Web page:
Soaring Sales Should Spur Congress to Expand Organic Acreage

New data released today by the Organic Trade Association show that total organic product sales in the U.S. for 2015 hit a new record of $43.3 billion, up 11 percent from the previous year’s record level.

This follows the recent announcement by the U.S. Department of Agriculture that the number of certified organic operations also hit a record high in 2015. The Organic Trade Association estimates that sales of organic food accounts for nearly 5 percent of total food sales nationwide, with almost 13 percent of the produce sold now organic.

It's no mystery why consumer demand for organic foods continues to grow. Studies show that organic foods contain fewer pesticide residues than non-organic crops, and organic farming practices can also lower the environmental footprint of agriculture.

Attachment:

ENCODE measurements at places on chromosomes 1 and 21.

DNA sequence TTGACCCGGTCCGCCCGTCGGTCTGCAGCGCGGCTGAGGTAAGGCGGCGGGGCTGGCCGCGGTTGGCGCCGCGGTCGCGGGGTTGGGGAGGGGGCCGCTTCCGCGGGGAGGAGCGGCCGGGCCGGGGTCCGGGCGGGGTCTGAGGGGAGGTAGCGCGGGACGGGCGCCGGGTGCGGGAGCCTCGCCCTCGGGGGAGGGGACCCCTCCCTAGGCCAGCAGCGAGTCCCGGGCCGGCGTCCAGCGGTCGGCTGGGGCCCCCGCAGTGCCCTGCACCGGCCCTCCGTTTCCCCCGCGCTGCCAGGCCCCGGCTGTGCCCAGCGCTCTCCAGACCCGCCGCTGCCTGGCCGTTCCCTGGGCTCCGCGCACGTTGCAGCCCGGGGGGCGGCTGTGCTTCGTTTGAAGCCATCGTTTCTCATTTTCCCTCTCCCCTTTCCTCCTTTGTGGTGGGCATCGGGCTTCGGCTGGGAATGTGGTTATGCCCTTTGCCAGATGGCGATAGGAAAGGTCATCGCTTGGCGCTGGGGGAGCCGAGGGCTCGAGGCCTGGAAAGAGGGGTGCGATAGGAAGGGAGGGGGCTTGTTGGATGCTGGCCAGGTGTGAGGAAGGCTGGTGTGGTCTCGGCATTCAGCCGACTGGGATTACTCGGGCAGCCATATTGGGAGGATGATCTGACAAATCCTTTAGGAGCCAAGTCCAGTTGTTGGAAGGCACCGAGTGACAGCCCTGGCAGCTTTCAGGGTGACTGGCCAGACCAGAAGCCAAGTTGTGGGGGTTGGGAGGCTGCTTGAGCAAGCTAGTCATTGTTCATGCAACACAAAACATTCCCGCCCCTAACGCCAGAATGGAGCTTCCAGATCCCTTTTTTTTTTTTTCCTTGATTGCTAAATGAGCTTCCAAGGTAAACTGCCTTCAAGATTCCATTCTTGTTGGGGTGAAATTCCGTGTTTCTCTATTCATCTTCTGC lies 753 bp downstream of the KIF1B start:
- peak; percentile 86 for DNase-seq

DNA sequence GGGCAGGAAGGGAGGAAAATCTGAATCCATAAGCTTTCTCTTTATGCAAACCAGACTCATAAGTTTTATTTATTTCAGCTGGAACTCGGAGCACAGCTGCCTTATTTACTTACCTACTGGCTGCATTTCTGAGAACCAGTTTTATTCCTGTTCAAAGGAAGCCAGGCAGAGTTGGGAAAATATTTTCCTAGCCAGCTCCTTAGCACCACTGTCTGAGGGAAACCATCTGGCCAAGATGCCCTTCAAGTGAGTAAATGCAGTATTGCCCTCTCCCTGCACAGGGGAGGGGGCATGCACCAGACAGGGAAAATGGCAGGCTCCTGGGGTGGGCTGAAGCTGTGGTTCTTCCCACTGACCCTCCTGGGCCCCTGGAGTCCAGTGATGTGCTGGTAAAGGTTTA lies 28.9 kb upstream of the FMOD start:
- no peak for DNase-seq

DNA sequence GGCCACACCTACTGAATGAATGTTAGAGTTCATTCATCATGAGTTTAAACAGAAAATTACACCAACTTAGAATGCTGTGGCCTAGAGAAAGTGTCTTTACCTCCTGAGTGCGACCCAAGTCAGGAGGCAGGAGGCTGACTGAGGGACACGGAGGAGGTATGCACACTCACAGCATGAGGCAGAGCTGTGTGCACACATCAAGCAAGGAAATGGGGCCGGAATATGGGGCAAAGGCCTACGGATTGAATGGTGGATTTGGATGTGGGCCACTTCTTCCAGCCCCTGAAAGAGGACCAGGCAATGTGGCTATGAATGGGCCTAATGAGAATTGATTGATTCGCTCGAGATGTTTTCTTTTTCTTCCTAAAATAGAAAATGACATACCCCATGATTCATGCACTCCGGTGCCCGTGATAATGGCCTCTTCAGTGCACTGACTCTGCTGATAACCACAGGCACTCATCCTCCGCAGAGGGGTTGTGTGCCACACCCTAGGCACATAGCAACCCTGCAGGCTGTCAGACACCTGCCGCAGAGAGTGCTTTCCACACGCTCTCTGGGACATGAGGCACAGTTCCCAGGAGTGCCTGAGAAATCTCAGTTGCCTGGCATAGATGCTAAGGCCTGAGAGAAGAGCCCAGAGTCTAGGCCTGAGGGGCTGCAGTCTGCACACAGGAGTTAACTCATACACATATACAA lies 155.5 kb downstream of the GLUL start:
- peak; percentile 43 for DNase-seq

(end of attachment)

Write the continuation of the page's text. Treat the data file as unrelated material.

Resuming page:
But despite the growth, the number of certified organic farms is still struggling to keep pace with consumer demand. Costco is now the largest organics retailer in the nation, with more than $4 billion in annual sales, but CEO Craig Jelinek recently told investors: “We cannot get enough organics to stay in business day in and day out."

Instead of supporting small family farmers, environmental stewardship and organic farming, most of the money that Congress spends in the farm bill goes to the largest and richest agribusinesses, who have no incentives to reduce farm pollution or use less pesticides. It's high time that Congress recognizes consumers' strong demand and fully support organic.

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